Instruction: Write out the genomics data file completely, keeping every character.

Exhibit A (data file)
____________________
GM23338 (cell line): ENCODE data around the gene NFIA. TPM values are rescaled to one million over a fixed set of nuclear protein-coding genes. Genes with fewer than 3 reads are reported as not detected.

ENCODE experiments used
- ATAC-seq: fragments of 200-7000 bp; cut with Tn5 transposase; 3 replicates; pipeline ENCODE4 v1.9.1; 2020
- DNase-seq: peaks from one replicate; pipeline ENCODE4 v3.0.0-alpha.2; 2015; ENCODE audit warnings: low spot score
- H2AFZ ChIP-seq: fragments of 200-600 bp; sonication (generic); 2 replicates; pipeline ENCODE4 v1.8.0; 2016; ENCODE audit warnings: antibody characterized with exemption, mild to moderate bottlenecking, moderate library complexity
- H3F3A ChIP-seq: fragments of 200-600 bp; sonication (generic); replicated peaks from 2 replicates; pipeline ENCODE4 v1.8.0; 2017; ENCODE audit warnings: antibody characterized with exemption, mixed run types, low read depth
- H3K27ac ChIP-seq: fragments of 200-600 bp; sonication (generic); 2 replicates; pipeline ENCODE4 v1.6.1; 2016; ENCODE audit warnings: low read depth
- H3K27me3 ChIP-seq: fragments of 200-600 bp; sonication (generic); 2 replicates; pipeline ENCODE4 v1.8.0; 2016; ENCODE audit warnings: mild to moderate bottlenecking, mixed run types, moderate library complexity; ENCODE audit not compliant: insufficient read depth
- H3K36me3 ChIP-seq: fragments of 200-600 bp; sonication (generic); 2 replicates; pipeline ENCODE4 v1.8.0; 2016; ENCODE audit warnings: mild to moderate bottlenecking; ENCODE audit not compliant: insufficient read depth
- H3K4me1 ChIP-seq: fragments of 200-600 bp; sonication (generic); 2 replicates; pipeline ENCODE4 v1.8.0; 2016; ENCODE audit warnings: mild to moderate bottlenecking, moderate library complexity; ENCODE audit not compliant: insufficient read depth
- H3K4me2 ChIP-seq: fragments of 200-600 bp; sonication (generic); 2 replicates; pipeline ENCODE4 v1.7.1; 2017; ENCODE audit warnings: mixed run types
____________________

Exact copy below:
GM23338 (cell line): ENCODE data around the gene NFIA. TPM values are rescaled to one million over a fixed set of nuclear protein-coding genes. Genes with fewer than 3 reads are reported as not detected.

ENCODE experiments used
- ATAC-seq: fragments of 200-7000 bp; cut with Tn5 transposase; 3 replicates; pipeline ENCODE4 v1.9.1; 2020
- DNase-seq: peaks from one replicate; pipeline ENCODE4 v3.0.0-alpha.2; 2015; ENCODE audit warnings: low spot score
- H2AFZ ChIP-seq: fragments of 200-600 bp; sonication (generic); 2 replicates; pipeline ENCODE4 v1.8.0; 2016; ENCODE audit warnings: antibody characterized with exemption, mild to moderate bottlenecking, moderate library complexity
- H3F3A ChIP-seq: fragments of 200-600 bp; sonication (generic); replicated peaks from 2 replicates; pipeline ENCODE4 v1.8.0; 2017; ENCODE audit warnings: antibody characterized with exemption, mixed run types, low read depth
- H3K27ac ChIP-seq: fragments of 200-600 bp; sonication (generic); 2 replicates; pipeline ENCODE4 v1.6.1; 2016; ENCODE audit warnings: low read depth
- H3K27me3 ChIP-seq: fragments of 200-600 bp; sonication (generic); 2 replicates; pipeline ENCODE4 v1.8.0; 2016; ENCODE audit warnings: mild to moderate bottlenecking, mixed run types, moderate library complexity; ENCODE audit not compliant: insufficient read depth
- H3K36me3 ChIP-seq: fragments of 200-600 bp; sonication (generic); 2 replicates; pipeline ENCODE4 v1.8.0; 2016; ENCODE audit warnings: mild to moderate bottlenecking; ENCODE audit not compliant: insufficient read depth
- H3K4me1 ChIP-seq: fragments of 200-600 bp; sonication (generic); 2 replicates; pipeline ENCODE4 v1.8.0; 2016; ENCODE audit warnings: mild to moderate bottlenecking, moderate library complexity; ENCODE audit not compliant: insufficient read depth
- H3K4me2 ChIP-seq: fragments of 200-600 bp; sonication (generic); 2 replicates; pipeline ENCODE4 v1.7.1; 2017; ENCODE audit warnings: mixed run types